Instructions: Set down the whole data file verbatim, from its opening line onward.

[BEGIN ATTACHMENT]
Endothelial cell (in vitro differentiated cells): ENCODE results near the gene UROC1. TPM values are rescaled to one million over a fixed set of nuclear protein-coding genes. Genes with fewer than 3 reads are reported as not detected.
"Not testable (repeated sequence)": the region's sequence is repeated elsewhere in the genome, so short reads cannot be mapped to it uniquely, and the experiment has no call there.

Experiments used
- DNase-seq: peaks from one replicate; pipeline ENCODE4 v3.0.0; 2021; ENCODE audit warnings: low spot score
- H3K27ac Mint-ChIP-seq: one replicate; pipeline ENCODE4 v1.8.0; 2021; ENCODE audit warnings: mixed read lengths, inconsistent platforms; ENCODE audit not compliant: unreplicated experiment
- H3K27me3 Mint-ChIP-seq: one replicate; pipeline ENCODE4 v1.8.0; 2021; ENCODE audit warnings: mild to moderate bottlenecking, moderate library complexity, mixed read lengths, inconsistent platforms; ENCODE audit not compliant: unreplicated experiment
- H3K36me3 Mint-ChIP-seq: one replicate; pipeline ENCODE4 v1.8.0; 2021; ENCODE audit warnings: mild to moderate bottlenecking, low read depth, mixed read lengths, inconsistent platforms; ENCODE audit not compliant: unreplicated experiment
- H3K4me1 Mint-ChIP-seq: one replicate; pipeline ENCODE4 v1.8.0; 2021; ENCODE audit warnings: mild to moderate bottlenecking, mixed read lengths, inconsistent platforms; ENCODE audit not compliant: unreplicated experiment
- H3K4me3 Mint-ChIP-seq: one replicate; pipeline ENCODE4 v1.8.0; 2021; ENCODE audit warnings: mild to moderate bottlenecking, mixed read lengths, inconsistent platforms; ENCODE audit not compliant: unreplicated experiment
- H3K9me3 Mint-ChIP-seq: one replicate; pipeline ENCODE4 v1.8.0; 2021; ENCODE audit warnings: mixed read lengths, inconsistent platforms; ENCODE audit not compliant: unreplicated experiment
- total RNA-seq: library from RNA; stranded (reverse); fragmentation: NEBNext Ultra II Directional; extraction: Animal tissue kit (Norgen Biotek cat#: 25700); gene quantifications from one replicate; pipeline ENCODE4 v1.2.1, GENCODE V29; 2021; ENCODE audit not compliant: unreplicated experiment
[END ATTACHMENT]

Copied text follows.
Endothelial cell (in vitro differentiated cells): ENCODE results near the gene UROC1. TPM values are rescaled to one million over a fixed set of nuclear protein-coding genes. Genes with fewer than 3 reads are reported as not detected.
"Not testable (repeated sequence)": the region's sequence is repeated elsewhere in the genome, so short reads cannot be mapped to it uniquely, and the experiment has no call there.

Experiments used
- DNase-seq: peaks from one replicate; pipeline ENCODE4 v3.0.0; 2021; ENCODE audit warnings: low spot score
- H3K27ac Mint-ChIP-seq: one replicate; pipeline ENCODE4 v1.8.0; 2021; ENCODE audit warnings: mixed read lengths, inconsistent platforms; ENCODE audit not compliant: unreplicated experiment
- H3K27me3 Mint-ChIP-seq: one replicate; pipeline ENCODE4 v1.8.0; 2021; ENCODE audit warnings: mild to moderate bottlenecking, moderate library complexity, mixed read lengths, inconsistent platforms; ENCODE audit not compliant: unreplicated experiment
- H3K36me3 Mint-ChIP-seq: one replicate; pipeline ENCODE4 v1.8.0; 2021; ENCODE audit warnings: mild to moderate bottlenecking, low read depth, mixed read lengths, inconsistent platforms; ENCODE audit not compliant: unreplicated experiment
- H3K4me1 Mint-ChIP-seq: one replicate; pipeline ENCODE4 v1.8.0; 2021; ENCODE audit warnings: mild to moderate bottlenecking, mixed read lengths, inconsistent platforms; ENCODE audit not compliant: unreplicated experiment
- H3K4me3 Mint-ChIP-seq: one replicate; pipeline ENCODE4 v1.8.0; 2021; ENCODE audit warnings: mild to moderate bottlenecking, mixed read lengths, inconsistent platforms; ENCODE audit not compliant: unreplicated experiment
- H3K9me3 Mint-ChIP-seq: one replicate; pipeline ENCODE4 v1.8.0; 2021; ENCODE audit warnings: mixed read lengths, inconsistent platforms; ENCODE audit not compliant: unreplicated experiment
- total RNA-seq: library from RNA; stranded (reverse); fragmentation: NEBNext Ultra II Directional; extraction: Animal tissue kit (Norgen Biotek cat#: 25700); gene quantifications from one replicate; pipeline ENCODE4 v1.2.1, GENCODE V29; 2021; ENCODE audit not compliant: unreplicated experiment